(L) Mario Yañez (MEX) bt (7) Shahid Hussain (PAK) 3-0 (11-6, 11-5, 11-7) 26m
(L) Tomotaka Endo (JPN) bt (4) Victor Manuel Garcia Ramirez (MEX) 3-0 (11-2, 11-7, 11-6) 22m
(6) Adam Perkiomaki (USA) bt (L) Oscar Lopez Hidalgo (MEX) 3-2 (8-11, 11-9, 10-12, 11-6, 11-5) 64m
(L) Ryosei Kobayashi (JPN) bt (5) Chaudhary Nasir Anwar (PAK) 3-0 (11-0, 11-0, 11-0) 10m
(L) Neil Cordell (ENG) bt Michelangelo Bertocchi (ITA) 3-0 (12-10, 11-8, 11-1) 25m
After several last minute PSA player withdrawals, the drastically re-arranged qualifying draw for the 2015 Rochester ProAm finally got under way with 3 first round byes and 4 current University of Rochester Squash team “Yellowjackets” and 2 former team members/assistant coaches playing the local and reserve local spots. Tomorrow’s final draw of qualifying features at least one match with two of the victorious Yellowjackets facing each other while the rest square off against visiting PSA pros.
(Match reports by Jesse Cramer)
Mario Yanez (MEX) bt. Shahid Hussain (PAK) 3-0 (11-6, 11-5, 11-7) 26 mins
Tomotaka Endo (JPN) bt. Victor Manuel Garcia (MEX) 3-0 (11-2, 11-7, 11-6) 22 mins
Despite Victor Manuel Garcia’s best attempts keep the match physically taxing, he could not overcome the steady play of University of Rochester freshman Tomotaka Endo. The rallies tending to be long and searching, but the vast majority switched gears via a rapid succession of Endo volleys. Garcia would scramble to recover, but the building pressure began to take its toll.
To the layperson, the match was a gritty fight. A seasoned squash eye could see that Endo was firmly in control.
Ryosei Kobayashi (JPN) bt. Chaudhary Nasir Anwar (PAK) 3-0 (11-0, 11-0, 11-0) 10 mins
From the onset, the fate of this match lay in the fickle wrist of University of Rochester sophomore Ryosei Kobayashi. Despite Anwar’s best efforts, Ryo was too strong, too fast, and too skilled. The recently crowned First Team All-American cruised to a 11-0, 11-0, 11-0 victory.
Neil Cordell (ENG) bt. Michelangelo Bertocchi (ITA) 3-0 (12-10, 11-8, 11-1) 25 mins
The only match of the night pairing two current University of Rochester players saw junior captain Neil “The Cabbie” Cordell taking on Michelangelo “The Exhibitionist” Bertocchi.
The first two games yielded wonderful squash, as the two players’ experience with one another led to some even play. Although Bertocchi led at 4-2, then 8-6, he could not pull away. Cordell use tight control to counteract Bertocchi hard-hitting style. At 9-10 down, Cordell managed to squeeze a drop shot into a Bertocchi error. Then, in extra points, Cordell played steady squash until Bertocchi clipped the tin twice in succession. 12-10 to Cordell.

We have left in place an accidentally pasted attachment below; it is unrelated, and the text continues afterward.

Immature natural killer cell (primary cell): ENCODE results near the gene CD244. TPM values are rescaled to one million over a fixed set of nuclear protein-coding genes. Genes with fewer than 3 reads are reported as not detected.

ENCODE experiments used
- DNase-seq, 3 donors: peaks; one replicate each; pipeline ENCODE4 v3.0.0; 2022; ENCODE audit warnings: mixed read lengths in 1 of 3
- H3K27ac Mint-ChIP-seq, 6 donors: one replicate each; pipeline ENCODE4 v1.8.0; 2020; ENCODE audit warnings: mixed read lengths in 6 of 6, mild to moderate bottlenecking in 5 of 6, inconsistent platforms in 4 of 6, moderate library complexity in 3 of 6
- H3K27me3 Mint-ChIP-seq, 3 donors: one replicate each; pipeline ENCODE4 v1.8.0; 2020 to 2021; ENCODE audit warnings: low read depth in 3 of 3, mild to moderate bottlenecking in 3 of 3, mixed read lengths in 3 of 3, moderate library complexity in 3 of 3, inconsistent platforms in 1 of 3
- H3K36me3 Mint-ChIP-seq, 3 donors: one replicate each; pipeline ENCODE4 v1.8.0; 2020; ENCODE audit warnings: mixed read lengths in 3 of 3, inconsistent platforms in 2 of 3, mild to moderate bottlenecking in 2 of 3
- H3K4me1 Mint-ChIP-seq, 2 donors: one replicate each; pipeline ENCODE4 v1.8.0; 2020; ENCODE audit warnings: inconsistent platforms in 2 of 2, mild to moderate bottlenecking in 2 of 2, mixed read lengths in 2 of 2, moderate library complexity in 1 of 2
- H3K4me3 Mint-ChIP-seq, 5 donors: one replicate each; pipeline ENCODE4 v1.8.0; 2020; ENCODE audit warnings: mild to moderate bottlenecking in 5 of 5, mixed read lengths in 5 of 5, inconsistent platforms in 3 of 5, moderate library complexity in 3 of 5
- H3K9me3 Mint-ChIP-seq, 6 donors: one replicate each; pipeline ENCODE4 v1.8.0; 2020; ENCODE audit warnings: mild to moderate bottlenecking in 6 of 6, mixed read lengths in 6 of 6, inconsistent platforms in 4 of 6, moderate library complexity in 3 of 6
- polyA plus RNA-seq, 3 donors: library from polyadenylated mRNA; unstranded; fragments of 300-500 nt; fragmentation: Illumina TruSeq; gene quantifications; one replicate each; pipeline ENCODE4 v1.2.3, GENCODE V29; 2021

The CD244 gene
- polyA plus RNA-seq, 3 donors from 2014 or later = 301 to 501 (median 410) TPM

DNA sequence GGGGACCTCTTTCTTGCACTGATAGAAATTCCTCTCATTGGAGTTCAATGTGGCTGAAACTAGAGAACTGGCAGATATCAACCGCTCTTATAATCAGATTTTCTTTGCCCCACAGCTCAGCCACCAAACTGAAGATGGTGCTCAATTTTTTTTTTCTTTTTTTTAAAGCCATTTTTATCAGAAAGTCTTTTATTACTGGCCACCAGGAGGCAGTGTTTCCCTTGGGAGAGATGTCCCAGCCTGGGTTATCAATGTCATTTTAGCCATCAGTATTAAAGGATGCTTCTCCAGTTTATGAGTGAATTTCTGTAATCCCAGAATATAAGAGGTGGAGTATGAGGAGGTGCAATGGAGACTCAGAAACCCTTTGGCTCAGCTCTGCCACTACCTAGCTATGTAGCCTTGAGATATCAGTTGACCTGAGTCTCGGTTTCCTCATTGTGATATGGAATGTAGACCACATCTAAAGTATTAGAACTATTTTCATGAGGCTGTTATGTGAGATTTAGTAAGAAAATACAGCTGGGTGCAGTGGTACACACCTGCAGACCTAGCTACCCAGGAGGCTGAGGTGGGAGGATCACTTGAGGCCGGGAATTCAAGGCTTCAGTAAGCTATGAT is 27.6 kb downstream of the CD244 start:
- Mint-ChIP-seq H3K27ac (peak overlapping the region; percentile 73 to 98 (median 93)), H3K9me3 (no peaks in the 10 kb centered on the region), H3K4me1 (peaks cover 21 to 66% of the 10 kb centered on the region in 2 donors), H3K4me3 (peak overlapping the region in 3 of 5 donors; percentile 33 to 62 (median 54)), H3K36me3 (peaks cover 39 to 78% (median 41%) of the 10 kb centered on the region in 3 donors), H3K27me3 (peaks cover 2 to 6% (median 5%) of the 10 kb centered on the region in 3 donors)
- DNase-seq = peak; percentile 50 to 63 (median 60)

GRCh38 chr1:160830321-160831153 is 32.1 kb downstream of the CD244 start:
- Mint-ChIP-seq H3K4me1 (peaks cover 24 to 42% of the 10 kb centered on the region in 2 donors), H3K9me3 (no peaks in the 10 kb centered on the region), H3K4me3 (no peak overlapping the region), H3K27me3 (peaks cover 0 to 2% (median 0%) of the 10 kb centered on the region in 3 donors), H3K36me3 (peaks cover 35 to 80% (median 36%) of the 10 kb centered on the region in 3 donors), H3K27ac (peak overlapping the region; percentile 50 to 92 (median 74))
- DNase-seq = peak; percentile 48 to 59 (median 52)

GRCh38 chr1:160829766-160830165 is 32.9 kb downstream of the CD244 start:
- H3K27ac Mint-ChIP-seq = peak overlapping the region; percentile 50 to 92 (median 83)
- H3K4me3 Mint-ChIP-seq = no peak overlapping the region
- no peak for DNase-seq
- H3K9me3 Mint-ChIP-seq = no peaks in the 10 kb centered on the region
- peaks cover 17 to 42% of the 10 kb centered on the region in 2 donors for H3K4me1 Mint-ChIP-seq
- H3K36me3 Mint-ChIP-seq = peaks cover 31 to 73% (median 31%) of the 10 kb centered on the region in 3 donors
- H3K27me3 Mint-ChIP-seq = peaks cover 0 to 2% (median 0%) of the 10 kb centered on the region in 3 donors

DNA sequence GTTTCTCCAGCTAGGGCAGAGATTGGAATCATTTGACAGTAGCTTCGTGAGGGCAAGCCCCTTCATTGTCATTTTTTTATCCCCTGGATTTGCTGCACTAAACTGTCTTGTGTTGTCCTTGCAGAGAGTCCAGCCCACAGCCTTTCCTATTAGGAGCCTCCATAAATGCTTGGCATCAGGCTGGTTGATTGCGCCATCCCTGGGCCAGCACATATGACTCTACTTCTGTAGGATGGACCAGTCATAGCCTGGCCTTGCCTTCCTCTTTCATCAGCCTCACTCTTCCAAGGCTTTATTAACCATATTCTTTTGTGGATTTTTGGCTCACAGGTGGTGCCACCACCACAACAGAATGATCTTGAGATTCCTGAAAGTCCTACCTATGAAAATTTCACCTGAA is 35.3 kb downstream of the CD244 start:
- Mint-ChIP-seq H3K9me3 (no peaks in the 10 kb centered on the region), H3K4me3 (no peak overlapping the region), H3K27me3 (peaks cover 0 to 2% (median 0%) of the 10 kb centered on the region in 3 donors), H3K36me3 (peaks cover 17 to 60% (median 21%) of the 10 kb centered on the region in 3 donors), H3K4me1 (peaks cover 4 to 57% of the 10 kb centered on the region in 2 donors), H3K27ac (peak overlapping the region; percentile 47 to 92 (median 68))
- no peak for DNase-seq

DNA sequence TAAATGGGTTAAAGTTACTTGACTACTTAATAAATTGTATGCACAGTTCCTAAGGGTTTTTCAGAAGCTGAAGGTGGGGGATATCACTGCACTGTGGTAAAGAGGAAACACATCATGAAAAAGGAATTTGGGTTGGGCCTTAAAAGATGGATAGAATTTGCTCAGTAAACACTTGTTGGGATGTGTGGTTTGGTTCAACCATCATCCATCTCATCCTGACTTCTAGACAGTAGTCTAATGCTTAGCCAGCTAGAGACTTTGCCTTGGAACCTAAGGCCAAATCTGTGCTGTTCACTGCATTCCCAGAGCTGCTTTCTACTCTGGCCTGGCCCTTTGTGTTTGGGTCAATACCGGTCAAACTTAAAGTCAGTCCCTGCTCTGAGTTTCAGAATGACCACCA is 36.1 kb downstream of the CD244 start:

The second game ran much like the first in terms of tactics, but Cordell managed to eke out a small yet constant lead. Despite Bertocchi’s hustling, he could not pull back. Cordell wins the second 11-7.
The third saw Bertocchi get unlucky and lose a bit of focus. Cordell seized the opportunity, bumping up his cab fare to Peak Hour levels. Although the aroma of bagels briefly wafted through the Lyman Squash Complex, it was but a dream. Cordell wins the third 11-1.
Adam Perkiomaki (USA) bt. Oscar Lopez (MEX) 3-2 (8-11, 11-9, 10-12, 11-6, 11-5) 64 mins
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Two former University of Rochester players (and current UR assistant squash coaches) faced off in the most impressive match of the night. The crowd was endlessly entertained by fast reactions, long stretches, unexpected shots, and 90 minutes of back-and-forth squash.
Lopez jumped out to an early lead in game 1, and Perkiomaki was caught a bit flat-footed. That was all Lopez needed, and he rode his early lead to a comfortable 8-11 game 1 victory.
Game 2, however, saw Perkiomaki ready to play. After asserting himself on the T, Perko began to control Lopez, forcing repeated sprints and lunges from the limber Mexican. Lopez did an amazing job picking up many near-winners, but Perko smoothly kept his foot on the pedal, and pulled out the second game 11-9.
Game 3 was more of the same, but Lopez began to read Perko a bit better, and adjusted his tactics accordingly. The match became just as much about will-power—who wants to control the T more—as it did skill. And in Game 3, Lopez won the battle of wills. He pulled ahead 2-1 with a 12-10 win, but the physical toll began to show towards the end.
Game 4 saw both players—who are part-time students, part-time coaches, and part-time professionals—looking a bit ragged. Both continued to play deftly with their rackets, but their legs couldn’t reproduce their earlier efforts. And thus, the scales began to tip towards Perkiomaki, whose tactic of holding and flicking started to put points away, SCORE
Game 5 began with a string of seven points for Perkiomaki. Lopez grinded back to 3-7, but the physical work from the early games was too much to overcome. Perkiomaki wins comfortably, albeit also exhausted.